I have to admit that Internet-enabled gas station equipment has been around for a long time. In fact, WireSpring actually developed an early version of a remotely-managed fuel dispensing system for a (now defunct) company called ifuel waaaaay back in 2004. The system featured remote monitoring and management of the pumps, digital signage, CRIND devices, and even had social components. Unfortunately, it was a bit ahead of its time. However, it was never hacked while it was live.
While there have been a few reports about actual fueling infrastructure getting hacked, the focus of today's story is on a series of honeypots (computer systems intentionally left unsecured so that researchers can learn from would-be attackers) set up to look just like Veeder fuel monitoring systems. The so-called "GasPots" were left online for a period of about six months, during which time researchers at Trend Micro noted attacks coming from various groups. Since the monitoring systems can't actually affect fuel flow, most of the attacks attempted were harmless -- and likely would be if they were carried out on real-world infrastructure. However, the researchers also noticed a number of denial-of-service (DoS) attacks that could have taken a real-world pump offline for some period.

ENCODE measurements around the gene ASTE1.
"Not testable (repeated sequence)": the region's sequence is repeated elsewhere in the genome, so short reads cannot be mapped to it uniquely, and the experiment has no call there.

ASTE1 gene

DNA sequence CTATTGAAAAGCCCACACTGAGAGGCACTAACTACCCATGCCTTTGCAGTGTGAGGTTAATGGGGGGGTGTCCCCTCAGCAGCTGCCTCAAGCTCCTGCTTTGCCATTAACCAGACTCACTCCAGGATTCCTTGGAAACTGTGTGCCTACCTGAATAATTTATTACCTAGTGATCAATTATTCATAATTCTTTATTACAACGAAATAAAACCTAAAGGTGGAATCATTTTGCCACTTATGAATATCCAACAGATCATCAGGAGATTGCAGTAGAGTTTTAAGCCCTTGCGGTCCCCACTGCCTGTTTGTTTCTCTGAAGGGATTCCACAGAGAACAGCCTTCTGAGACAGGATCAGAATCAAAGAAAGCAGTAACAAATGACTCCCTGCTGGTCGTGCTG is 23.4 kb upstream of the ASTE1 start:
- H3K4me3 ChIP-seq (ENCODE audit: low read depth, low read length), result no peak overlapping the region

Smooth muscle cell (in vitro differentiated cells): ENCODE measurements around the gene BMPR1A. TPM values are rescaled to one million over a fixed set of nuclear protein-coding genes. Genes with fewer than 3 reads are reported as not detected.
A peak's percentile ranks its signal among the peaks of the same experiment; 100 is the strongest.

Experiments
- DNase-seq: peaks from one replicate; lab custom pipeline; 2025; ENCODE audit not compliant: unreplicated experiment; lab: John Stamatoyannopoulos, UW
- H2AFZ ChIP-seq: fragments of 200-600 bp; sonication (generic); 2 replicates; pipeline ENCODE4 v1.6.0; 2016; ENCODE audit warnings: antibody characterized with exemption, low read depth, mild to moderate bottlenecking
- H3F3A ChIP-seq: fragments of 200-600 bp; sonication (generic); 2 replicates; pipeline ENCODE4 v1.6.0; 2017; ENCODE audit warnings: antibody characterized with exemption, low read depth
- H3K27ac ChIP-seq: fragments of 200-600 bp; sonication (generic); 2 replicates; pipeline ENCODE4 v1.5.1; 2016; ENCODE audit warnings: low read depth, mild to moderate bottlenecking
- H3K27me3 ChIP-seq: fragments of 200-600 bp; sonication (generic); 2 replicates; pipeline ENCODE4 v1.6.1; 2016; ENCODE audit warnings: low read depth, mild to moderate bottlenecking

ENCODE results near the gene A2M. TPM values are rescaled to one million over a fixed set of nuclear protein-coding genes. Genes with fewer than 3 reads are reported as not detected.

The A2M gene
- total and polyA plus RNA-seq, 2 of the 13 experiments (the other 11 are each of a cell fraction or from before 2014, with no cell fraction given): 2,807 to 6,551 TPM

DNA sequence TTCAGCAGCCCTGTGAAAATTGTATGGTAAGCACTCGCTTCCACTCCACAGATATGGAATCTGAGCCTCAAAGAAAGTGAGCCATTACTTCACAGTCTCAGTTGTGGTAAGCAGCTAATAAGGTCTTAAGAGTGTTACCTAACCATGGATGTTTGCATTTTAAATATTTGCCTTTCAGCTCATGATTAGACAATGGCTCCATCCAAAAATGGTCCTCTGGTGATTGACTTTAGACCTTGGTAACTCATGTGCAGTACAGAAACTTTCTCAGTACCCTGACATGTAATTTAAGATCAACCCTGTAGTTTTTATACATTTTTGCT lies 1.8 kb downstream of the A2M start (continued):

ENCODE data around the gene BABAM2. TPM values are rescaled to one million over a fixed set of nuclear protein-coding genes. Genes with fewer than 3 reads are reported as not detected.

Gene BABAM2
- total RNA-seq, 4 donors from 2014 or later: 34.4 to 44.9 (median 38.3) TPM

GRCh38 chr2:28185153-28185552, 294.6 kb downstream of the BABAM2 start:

So while the researchers technically didn't observe any real-world attacks (since they weren't looking for them), it's safe to assume that the same type of attackers who came across their honeypots are likely to either have come across real-world devices that are similarly (in)secured, and if not, they probably will in the near future. And while again the focus in this case was on devices that can't actually modify the flow of fuel on is way from tank to pump, there are certainly other internet-enabled devices at many fueling stations and depos that can do precisely that. I'm sure that being able to remotely manage these devices can be beneficial to business owners and managers. However, this type of infrastructure should always be behind a firewall, a VPN, or both.
If you can get past the silly-sounding GasPot terminology, the Trend Micro report actually makes for some interesting reading. It can be downloaded in its entirety here.